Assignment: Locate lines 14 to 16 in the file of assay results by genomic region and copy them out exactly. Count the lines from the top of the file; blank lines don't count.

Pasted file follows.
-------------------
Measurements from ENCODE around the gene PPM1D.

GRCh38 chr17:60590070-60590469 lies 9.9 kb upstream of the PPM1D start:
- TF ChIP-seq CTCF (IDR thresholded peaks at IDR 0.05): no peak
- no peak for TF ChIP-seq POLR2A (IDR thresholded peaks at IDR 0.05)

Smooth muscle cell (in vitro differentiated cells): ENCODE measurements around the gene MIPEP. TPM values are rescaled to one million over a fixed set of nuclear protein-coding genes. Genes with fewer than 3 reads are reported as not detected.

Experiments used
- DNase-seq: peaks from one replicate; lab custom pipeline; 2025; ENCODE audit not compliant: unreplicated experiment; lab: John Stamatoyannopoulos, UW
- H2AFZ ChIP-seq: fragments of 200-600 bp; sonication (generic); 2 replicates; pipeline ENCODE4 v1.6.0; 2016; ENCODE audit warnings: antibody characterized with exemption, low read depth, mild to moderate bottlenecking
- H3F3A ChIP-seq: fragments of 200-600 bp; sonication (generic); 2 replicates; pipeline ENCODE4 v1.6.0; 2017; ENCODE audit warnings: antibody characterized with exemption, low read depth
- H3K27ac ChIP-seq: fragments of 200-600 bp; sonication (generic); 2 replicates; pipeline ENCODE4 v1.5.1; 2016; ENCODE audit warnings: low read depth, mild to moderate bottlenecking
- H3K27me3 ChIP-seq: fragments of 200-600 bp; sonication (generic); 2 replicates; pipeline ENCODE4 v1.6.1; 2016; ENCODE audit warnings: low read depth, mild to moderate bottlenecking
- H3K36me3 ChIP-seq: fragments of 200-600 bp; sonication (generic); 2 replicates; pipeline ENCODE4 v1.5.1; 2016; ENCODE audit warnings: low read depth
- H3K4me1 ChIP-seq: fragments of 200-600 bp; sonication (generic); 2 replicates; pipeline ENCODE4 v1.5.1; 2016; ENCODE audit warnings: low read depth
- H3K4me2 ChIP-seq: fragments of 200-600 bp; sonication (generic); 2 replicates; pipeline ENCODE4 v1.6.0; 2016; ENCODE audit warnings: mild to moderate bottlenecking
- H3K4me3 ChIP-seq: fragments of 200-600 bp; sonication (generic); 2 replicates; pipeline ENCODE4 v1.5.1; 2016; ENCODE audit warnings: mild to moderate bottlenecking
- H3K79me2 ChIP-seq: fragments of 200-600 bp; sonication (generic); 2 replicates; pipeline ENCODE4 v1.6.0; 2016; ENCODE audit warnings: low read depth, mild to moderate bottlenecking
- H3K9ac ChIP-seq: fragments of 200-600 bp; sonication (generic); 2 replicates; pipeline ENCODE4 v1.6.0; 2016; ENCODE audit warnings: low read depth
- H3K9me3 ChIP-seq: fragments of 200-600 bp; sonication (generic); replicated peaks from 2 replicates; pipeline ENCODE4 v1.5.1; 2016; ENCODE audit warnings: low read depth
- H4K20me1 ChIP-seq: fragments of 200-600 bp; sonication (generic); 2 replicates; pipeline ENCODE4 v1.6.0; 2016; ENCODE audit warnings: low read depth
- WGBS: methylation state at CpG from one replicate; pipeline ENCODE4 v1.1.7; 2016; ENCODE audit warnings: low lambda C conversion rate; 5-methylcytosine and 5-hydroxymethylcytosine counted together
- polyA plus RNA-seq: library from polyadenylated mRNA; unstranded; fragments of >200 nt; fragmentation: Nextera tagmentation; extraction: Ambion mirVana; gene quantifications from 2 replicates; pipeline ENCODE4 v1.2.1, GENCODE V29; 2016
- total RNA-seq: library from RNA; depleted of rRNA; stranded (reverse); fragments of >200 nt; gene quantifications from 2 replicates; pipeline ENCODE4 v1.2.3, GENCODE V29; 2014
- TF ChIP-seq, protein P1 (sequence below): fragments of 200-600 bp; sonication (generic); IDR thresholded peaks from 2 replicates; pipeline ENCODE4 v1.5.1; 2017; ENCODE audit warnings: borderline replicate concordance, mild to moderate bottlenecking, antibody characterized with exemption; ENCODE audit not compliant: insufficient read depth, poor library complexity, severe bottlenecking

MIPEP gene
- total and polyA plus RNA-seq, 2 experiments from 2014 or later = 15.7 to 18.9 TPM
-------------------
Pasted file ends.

- H3K4me2 ChIP-seq: fragments of 200-600 bp; sonication (generic); 2 replicates; pipeline ENCODE4 v1.6.0; 2016; ENCODE audit warnings: mild to moderate bottlenecking
- H3K4me3 ChIP-seq: fragments of 200-600 bp; sonication (generic); 2 replicates; pipeline ENCODE4 v1.5.1; 2016; ENCODE audit warnings: mild to moderate bottlenecking
- H3K79me2 ChIP-seq: fragments of 200-600 bp; sonication (generic); 2 replicates; pipeline ENCODE4 v1.6.0; 2016; ENCODE audit warnings: low read depth, mild to moderate bottlenecking